Alex Rider – Never Say Die by Anthony Horowitz (MG)


The world’s greatest teen spy is back in action in a thrilling new mission: destroy once and for all the terrorist organization SCORPIA. 
Following the events of Scorpia Rising, Alex relocates to San Francisco as he slowly recovers from the tragic death of his best friend and caregiver, Jack Starbright, at the hands of terrorists working for SCORPIA. With Jack gone, Alex feels lost and alone, but then, out of the blue, he receives a cryptic email–just three words long, but enough to make Alex believe that Jack may be alive. Armed with this shred of hope, Alex boards a flight bound for Egypt and embarks on a dubious quest to track Jack down. 
Yet SCORPIA knows Alex’s weakness. And the question of whether Jack is alive soon takes a backseat to a chilling new terrorist plot-one that will determine the lives of many. 
From Egypt to France to Wales, from luxury yachts to abandoned coal mines, Alex traverses a minefield of dangers and cryptic clues as he fights to discover the truth. The #1 New York Times bestselling series, perfect for fans of James Bond, Jason Steed and Jason Bourne, is back with a vengeance!


When Stormbreaker was published in 2001, I was the target audience: a 13 year old kid. So to say I’m obsessed with this series would be an understatement. It has had an influence on my own early writing, full of kids running around doing crazy things in semi-realistic situations!

Alex Rider was the hero that a young reader wants to be: a secret agent trained in every field of espionage skills who travels round the world outsmarting bad guys. I’ve followed the series all the way through Alex working for/with MI6, to his turning his back on MI6 in favour of the ultimately evil organisation SCORPIA, and back again to the devastating conclusion of Scorpia Rising.

In Never Say Die, Anthony Horowitz brings us back to the world of Alex just a few months after Scorpia Rising. There’s no trace of series fatigue here; in fact the break seems to have given Horowitz a chance to give new life to his most famous character. Horowitz knows what he’s doing here and seems to relish throwing Alex into ever more dangerous and bonkers scenarios.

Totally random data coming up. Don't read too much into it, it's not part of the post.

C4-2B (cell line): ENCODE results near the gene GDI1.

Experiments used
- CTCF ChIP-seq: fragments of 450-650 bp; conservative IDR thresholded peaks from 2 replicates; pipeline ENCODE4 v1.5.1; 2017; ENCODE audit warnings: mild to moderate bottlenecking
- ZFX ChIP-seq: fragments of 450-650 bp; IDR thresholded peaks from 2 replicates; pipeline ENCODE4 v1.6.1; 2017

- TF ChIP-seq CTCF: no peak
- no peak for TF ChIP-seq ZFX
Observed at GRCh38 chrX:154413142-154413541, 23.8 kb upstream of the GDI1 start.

Alex propels himself on a personal crusade to chase that which seemed lost and Horowitz delivers action set-piece after set-piece with breathtaking abandon. As well as that, we have another brilliant villain or in this case villains in the shape of the Grimaldi brothers, twins operating pretty much as a single entity. They have a suitably notorious history and a suitably nefarious scheme that Alex finds himself having to stop.

There are several stand-out scenes, cinematic in their writing and preposterous in their execution. Chief among those is undoubtedly a sequence along an English motorway which builds and builds as it pulls you into the pages.

The story moves along at a brisk pace as you’d expect, with several countries across three continents covered with ease, and the ingenuity of gadgets and quick thinking are to the forefront.

Throughout, Horowitz leaves clues for you to figure out Alex’s next move in any given sticky spot, but buries it deep enough that the ultimate pay-off often brings a smile to your face.

A brilliant return to an absorbing series. Alex is certainly one of the busier teenagers I’ve read about. More please!


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